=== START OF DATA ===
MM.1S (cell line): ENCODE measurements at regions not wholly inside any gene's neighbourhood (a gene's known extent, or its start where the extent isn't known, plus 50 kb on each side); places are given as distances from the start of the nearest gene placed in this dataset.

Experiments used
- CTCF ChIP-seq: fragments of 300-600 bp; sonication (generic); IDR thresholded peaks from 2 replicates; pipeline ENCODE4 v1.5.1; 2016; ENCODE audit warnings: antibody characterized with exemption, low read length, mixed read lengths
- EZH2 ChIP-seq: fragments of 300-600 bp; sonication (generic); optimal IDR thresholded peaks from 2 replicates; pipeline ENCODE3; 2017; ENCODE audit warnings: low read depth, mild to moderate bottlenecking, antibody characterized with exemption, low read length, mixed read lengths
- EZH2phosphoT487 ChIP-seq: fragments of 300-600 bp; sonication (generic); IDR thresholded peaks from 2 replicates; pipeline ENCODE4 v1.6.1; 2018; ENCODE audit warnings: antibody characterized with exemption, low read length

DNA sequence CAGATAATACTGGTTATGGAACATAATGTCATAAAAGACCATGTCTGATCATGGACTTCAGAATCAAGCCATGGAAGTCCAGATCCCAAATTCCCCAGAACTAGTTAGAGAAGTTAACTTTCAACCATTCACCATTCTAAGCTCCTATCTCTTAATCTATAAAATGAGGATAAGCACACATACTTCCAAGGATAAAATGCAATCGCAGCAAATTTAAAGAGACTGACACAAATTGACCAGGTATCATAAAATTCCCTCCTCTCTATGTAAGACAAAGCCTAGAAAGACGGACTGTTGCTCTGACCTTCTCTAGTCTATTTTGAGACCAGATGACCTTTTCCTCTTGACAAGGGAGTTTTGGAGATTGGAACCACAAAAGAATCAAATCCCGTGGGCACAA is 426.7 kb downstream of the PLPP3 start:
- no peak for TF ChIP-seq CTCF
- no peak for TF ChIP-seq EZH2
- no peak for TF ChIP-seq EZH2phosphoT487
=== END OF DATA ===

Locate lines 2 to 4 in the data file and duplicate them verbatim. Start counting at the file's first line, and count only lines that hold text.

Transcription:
Experiments used
- CTCF ChIP-seq: fragments of 300-600 bp; sonication (generic); IDR thresholded peaks from 2 replicates; pipeline ENCODE4 v1.5.1; 2016; ENCODE audit warnings: antibody characterized with exemption, low read length, mixed read lengths
- EZH2 ChIP-seq: fragments of 300-600 bp; sonication (generic); optimal IDR thresholded peaks from 2 replicates; pipeline ENCODE3; 2017; ENCODE audit warnings: low read depth, mild to moderate bottlenecking, antibody characterized with exemption, low read length, mixed read lengths